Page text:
Featuring ex-members of Dream Theater, Guns N’ Roses and Journey, Sons Of Apollo is an exciting new supergroup consisting of Mike Portnoy, Derek Sherinian, Billy Sheehan, Jeff Scott Soto and Ron “Bumblefoot” Thal.
The group’s highly anticipated album, Psychotic Symphony, is a welcome introduction to the band, and pulls heavily from the quintet's eclectic musical influences, which range from vintage prog to classic and hard rock.
Particularly notable on Psychotic Symphony are Thal’s jaw-dropping runs on his 24-fret Vigier double-neck, and his fluid transitions from fretted to fretless.
Guitar World recently spoke with Ron “Bumblefoot” Thal about Sons of Apollo and more in this new interview.
How did Sons of Apollo come together?
We certainly weren’t strangers to each other. I had worked with Mike on Metal Allegiance and over the years have jammed with him and Billy in various situations. I also jammed with the guys and Derek at Progressive Nation at Sea a few years ago and have been a huge fan of Jeff’s ever since I heard him on the Yngwie album. It was only a matter of time before we [began to make] music together.
How would you describe Psychotic Symphony in terms of its sound?
When I think of the album, I think of the writing and recording process and the personal involvement. To me, when I hear the album, I hear five guys paying tribute to their influences. I hear The Who, Van-Halen, Led Zeppelin and Randy Rhoads. Everything that inspired each member of the band to play music the way that they do. There’s Billy’s distinct, undeniable tone, Mike’s tremendous playing, Derek—who is the greatest guitarist you will ever hear on keyboards—and Jeff, who takes the craziest songs and makes them into something you can sing along to. He’s a great singer with a fantastic voice.
What was the recording process like?
The original idea was that we would go into the studio for 10 days and see what we could do. So, me, Derek and Mike hit the studio first and started shooting ideas around. After Billy got off the Mr. Big tour, he joined us. I remember there was this beautiful trust and respect everyone had with each other. Every afternoon we’d start jamming and by the end of every day we would have a song tracked. Then, Jeff got off tour and started writing vocals to everything we had written. I went back to my place and added guitar solos, backing vocals and a few extra things. We mixed it together, made a few videos and now the album’s out and we’re on the road with a lot more to come. It’s going to be a busy year.
Let’s talk about a few tracks from Psychotic Symphony, starting with “Coming Home”.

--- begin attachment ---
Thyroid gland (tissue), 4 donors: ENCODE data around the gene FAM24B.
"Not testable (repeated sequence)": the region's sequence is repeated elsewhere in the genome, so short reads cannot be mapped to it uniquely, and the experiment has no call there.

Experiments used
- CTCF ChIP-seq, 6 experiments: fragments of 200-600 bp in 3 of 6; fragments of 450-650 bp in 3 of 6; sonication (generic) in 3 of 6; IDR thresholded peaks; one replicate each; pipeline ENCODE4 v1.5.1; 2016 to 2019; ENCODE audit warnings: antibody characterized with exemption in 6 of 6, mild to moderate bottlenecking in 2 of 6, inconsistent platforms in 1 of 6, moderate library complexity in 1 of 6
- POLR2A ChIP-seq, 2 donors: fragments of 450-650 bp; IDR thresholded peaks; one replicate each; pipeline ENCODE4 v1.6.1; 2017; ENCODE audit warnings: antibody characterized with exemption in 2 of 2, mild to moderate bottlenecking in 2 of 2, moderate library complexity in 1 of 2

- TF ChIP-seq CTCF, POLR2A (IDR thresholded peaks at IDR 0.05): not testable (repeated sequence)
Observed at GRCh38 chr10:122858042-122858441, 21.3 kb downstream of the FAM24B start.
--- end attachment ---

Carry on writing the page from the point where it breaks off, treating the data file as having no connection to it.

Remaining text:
That was written on the spot in the studio. I had my TC Sub ‘N’ Up pedal to give me that low growling octave and I just started playing that riff. I made a tweak to the verse and Derek added a pre-chorus. There’s definitely some vintage Randy [Rhoads] and Eddie [Van-Halen] in the pre-choruses.
How about the song, “Lost In Oblivion”?
That was a riff I came up with before we hit the studio. During the riff, I was switching between the fretted and the fretless neck. The fretted neck has a Drop D on the low “E” string, and on the fretless neck, I drop it down two and a half-steps to a low “B”. It’s almost like a seven-string, just skipping the sixth string and having the seventh string there. We threw some chords together in the studio that worked, Mike did some arranging, Derek soloed, Billy came in with this crazy bass riff that I had to learn to double up. Vocally, it was all Jeff doing his thing.
What it’s like working with Jeff on this album?
Jeff has that magical ability where he can hear the rhythm of the music and come up with a melody that no one would have thought of and is friendly to the ear. It’s an approach all great lead singers have. I’ve seen it in everyone that I’ve worked with: Scott Weiland had it; Scott Stapp did; Axl (of course) and definitely, Jeff Scott Soto. They will take a song and add this whole new layer you never thought it could have. That’s what makes them so great.
What’s your live set-up like?
I’m still using my Vigier guitar with a 24-fret neck and zero fret with a locking Floyd. It’s my everything guitar. It’s got five-way toggle switch, a DiMarzio Tone Zone in the bridge and a DiMarzio Chopper in the neck. The five-way is setup as bridge-pickup humbucker, bridge-pickup single-coil, bridge and neck together, bridge and neck out of phase and just the neck pickup. The fretless neck has the same setup with a toggle switch to go from one neck to both necks to the other neck. For amps, I have a bunch of ENGL Invader 2 heads and ENGL cabinets with Celestions.
Do you find it challenging switching from a fretted to a fretless neck?
Now, it’s like switching languages. That’s the best way to describe it. When you switch to the fretless, you’re playing and your vibrato are along the length of the string, and your fingertips are centered on where the frets would be.
What excites you the most about Sons of Apollo?
Just the fact that there’s so much potential in what we can do together. I’m looking forward to more writing, playing and doing what a band does. I’m in the most wonderful company of people I could ever ask for.
James Wood is a writer, musician and self-proclaimed metalhead who maintains his own website, GoJimmyGo.net. His articles and interviews are written on a variety of topics with passion and humor. You can follow him on Twitter @JimEWood.